legacy proxy and relay agents.
Requirement #3: The solution MUST support replay protection. All Requirement #3: The solution MUST support replay protection.
Diameter nodes have access to network time and thus can
synchronize their clocks.
Requirement #4: The solution MUST support the ability to delegate Requirement #4: The solution MUST support the ability to delegate
security functionality to another entity security functionality to another entity
Motivation: As described in Section 4 the ability to let a Motivation: As described in Section 4 the ability to let a
Diameter proxy to perform security services on behalf of all Diameter proxy to perform security services on behalf of all
clients within the same administrative domain is important for clients within the same administrative domain is important for
incremental deployability. The same applies to the other incremental deployability. The same applies to the other
communication side where a load balancer terminates security communication side where a load balancer terminates security
services for the servers it interfaces. services for the servers it interfaces.
Requirement #5: The solution MUST be able to selectively apply their Requirement #5: The solution MUST be able to selectively apply their
cryptographic protection to certain Diameter AVPs. cryptographic protection to certain Diameter AVPs.
Motivation: Some Diameter applications assume that certain AVPs Motivation: Some Diameter applications assume that certain AVPs
are added, removed, or modified by intermediaries. As such, it are added, removed, or modified by intermediaries. As such, it
MUST be possible to apply security protection selectively. must be possible to apply security protection selectively.
Furthermore, there are AVPs that MUST NOT be confidentiality Furthermore, there are AVPs that must not be confidentiality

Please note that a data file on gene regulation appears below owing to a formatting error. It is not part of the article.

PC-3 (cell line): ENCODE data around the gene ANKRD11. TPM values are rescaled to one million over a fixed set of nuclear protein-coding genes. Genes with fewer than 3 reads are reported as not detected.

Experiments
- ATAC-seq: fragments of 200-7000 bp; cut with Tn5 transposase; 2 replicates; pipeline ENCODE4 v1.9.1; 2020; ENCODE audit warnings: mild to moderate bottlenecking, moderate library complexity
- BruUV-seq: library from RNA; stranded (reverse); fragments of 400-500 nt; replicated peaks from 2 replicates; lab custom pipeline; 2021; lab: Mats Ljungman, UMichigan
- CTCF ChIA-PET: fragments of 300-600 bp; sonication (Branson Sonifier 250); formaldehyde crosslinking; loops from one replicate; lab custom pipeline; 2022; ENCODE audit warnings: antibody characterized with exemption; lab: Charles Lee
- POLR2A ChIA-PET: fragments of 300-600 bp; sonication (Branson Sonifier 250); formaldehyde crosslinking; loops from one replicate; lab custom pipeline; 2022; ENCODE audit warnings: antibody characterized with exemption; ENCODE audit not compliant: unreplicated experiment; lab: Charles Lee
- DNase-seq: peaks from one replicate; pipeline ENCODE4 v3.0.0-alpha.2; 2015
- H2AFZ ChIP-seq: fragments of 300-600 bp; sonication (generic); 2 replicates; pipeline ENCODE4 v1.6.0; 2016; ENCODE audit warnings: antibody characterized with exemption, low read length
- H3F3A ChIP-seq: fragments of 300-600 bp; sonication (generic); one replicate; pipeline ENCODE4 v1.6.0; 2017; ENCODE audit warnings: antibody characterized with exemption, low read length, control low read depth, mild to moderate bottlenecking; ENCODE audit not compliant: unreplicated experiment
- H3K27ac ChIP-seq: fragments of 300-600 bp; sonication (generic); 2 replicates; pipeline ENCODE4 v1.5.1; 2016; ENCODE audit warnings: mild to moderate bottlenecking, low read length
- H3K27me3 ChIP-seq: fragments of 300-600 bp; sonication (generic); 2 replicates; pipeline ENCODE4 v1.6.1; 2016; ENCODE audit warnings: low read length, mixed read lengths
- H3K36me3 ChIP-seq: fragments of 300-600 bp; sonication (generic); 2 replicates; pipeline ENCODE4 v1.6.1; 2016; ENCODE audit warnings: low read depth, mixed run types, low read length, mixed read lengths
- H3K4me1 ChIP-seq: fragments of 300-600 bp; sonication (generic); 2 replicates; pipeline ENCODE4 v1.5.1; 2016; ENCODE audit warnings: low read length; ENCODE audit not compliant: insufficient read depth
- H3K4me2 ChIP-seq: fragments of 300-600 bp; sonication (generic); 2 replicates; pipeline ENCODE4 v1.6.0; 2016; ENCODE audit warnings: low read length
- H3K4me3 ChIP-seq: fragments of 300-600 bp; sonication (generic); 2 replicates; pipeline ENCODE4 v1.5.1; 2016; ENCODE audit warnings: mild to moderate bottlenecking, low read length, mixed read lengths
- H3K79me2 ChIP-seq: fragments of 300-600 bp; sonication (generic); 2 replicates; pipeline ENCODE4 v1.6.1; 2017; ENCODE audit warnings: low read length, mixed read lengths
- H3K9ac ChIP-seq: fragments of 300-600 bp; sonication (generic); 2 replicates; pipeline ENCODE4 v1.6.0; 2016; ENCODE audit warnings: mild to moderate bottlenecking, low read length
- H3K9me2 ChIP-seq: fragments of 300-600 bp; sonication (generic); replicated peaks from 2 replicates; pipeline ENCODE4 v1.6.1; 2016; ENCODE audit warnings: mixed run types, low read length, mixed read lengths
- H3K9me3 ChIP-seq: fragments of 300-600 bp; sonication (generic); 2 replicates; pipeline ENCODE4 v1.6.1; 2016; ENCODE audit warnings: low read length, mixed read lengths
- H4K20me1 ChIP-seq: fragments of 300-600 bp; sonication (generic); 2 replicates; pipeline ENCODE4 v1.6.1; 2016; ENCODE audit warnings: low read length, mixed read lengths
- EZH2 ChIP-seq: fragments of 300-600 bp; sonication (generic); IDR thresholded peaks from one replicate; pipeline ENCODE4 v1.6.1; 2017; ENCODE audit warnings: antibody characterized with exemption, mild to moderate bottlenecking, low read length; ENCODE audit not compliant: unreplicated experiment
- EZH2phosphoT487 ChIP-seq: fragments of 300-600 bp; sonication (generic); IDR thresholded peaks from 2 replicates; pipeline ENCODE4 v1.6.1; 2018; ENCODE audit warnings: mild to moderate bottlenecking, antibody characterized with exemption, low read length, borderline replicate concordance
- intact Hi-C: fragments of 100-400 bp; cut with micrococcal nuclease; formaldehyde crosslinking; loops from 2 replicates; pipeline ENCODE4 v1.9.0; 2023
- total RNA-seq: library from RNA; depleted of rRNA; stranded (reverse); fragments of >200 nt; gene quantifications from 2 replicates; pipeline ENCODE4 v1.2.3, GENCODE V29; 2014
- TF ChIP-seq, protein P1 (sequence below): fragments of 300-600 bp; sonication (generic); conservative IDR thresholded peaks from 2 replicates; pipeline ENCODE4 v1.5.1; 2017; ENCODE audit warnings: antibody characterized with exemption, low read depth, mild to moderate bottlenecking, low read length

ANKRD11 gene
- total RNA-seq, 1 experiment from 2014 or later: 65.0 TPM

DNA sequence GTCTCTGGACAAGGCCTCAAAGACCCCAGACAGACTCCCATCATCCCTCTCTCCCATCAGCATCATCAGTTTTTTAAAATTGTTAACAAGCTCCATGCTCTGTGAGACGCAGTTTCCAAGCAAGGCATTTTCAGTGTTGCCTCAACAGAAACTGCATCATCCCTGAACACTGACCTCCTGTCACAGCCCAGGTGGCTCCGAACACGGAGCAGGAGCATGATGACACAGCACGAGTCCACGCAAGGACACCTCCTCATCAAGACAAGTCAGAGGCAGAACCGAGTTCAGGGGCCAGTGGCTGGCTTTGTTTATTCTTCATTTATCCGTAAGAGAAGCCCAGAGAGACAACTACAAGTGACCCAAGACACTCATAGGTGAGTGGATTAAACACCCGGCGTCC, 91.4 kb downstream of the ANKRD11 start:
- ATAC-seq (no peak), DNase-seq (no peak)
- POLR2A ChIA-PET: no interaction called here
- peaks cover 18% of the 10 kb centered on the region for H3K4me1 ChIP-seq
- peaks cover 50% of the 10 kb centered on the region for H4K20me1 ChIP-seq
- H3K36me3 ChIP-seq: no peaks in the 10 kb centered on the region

protected but MAY still be integrity protected such as those protected but may still be integrity protected such as those
required for Diameter message routing. required for Diameter message routing.
Requirement #6: The solution MUST define a mandatory-to-implement Requirement #6: The solution MUST define a mandatory-to-implement
cryptographic algorithm. cryptographic algorithm.
Motivation: For interoperability purposes it is beneficial to Motivation: For interoperability purposes it is beneficial to
have a mandatory-to-implement cryptographic algorithm specified have a mandatory-to-implement cryptographic algorithm specified
(unless profiles for specific usage environments specify (unless profiles for specific usage environments specify
otherwise). otherwise).
skipping to change at page 8, line 30 skipping to change at page 8, line 25
However, it is assumed that no "new" key management protocol However, it is assumed that no "new" key management protocol
needs to be developed; instead existing ones are re-used, if at needs to be developed; instead existing ones are re-used, if at
all possible. Rekeying could be triggered by (a) management all possible. Rekeying could be triggered by (a) management
actions and (b) expiring keying material. actions and (b) expiring keying material.
6. Security Considerations 6. Security Considerations
This entire document focused on the discussion of new functionality This entire document focused on the discussion of new functionality
for securing Diameter AVPs selectively between non-neighboring nodes. for securing Diameter AVPs selectively between non-neighboring nodes.
Various security threats are mitigated by selectively applying
security protection for individual Diameter AVPs. Without protection
there is the possibility for password sniffing, confidentiality
violation, AVP insertion, deletion or modification. Additionally,
applying digital signature offers non-repudiation capabilities; a
feature not yet available in today's Diameter deployment.